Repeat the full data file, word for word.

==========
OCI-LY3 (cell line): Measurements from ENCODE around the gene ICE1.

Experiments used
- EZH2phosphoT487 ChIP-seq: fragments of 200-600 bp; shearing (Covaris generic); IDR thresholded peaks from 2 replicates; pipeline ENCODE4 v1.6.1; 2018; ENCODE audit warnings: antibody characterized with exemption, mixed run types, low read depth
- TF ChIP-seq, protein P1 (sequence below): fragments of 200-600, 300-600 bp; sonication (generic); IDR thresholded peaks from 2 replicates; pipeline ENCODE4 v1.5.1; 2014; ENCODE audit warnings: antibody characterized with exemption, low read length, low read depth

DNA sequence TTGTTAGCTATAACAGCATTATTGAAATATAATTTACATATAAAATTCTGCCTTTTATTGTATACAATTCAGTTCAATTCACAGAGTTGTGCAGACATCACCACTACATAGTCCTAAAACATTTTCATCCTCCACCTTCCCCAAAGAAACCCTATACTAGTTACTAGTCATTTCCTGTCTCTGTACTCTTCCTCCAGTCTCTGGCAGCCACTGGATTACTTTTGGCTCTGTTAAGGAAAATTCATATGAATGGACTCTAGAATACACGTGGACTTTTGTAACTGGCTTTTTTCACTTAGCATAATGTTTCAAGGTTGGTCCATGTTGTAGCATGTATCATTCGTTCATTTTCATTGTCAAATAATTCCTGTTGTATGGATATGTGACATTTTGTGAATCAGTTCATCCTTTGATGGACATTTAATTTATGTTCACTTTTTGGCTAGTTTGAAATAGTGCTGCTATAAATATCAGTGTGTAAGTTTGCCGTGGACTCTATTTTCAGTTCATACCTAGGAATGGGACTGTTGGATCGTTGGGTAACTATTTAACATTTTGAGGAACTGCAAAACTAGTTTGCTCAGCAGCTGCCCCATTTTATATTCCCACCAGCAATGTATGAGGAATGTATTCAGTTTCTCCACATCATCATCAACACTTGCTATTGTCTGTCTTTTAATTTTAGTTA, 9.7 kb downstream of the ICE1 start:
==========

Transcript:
OCI-LY3 (cell line): Measurements from ENCODE around the gene ICE1.

Experiments used
- EZH2phosphoT487 ChIP-seq: fragments of 200-600 bp; shearing (Covaris generic); IDR thresholded peaks from 2 replicates; pipeline ENCODE4 v1.6.1; 2018; ENCODE audit warnings: antibody characterized with exemption, mixed run types, low read depth
- TF ChIP-seq, protein P1 (sequence below): fragments of 200-600, 300-600 bp; sonication (generic); IDR thresholded peaks from 2 replicates; pipeline ENCODE4 v1.5.1; 2014; ENCODE audit warnings: antibody characterized with exemption, low read length, low read depth

DNA sequence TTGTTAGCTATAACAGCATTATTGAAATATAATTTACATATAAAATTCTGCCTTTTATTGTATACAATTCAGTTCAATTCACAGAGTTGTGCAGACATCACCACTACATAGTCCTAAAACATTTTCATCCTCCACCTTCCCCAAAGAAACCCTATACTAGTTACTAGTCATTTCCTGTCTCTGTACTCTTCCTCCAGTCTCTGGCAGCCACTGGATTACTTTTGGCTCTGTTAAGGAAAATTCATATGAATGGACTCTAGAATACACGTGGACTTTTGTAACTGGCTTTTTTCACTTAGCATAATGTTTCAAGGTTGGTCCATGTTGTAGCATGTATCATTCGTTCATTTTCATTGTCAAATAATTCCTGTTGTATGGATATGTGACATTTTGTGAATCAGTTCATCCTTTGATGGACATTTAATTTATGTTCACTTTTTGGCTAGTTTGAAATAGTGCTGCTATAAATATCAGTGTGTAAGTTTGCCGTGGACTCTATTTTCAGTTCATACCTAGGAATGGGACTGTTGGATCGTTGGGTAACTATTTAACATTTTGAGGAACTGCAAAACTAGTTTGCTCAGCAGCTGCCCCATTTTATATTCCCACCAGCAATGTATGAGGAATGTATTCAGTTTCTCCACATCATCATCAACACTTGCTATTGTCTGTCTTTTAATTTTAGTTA, 9.7 kb downstream of the ICE1 start: